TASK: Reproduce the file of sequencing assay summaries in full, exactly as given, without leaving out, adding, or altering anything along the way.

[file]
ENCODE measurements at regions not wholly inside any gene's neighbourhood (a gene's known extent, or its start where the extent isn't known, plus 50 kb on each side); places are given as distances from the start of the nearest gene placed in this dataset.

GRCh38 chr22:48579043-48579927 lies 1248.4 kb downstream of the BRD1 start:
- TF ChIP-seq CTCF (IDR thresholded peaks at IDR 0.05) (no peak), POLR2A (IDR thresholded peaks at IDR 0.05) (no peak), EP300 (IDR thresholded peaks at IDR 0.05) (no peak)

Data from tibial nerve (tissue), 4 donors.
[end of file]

ENCODE measurements at regions not wholly inside any gene's neighbourhood (a gene's known extent, or its start where the extent isn't known, plus 50 kb on each side); places are given as distances from the start of the nearest gene placed in this dataset.

GRCh38 chr22:48579043-48579927 lies 1248.4 kb downstream of the BRD1 start:
- TF ChIP-seq CTCF (IDR thresholded peaks at IDR 0.05) (no peak), POLR2A (IDR thresholded peaks at IDR 0.05) (no peak), EP300 (IDR thresholded peaks at IDR 0.05) (no peak)

Data from tibial nerve (tissue), 4 donors.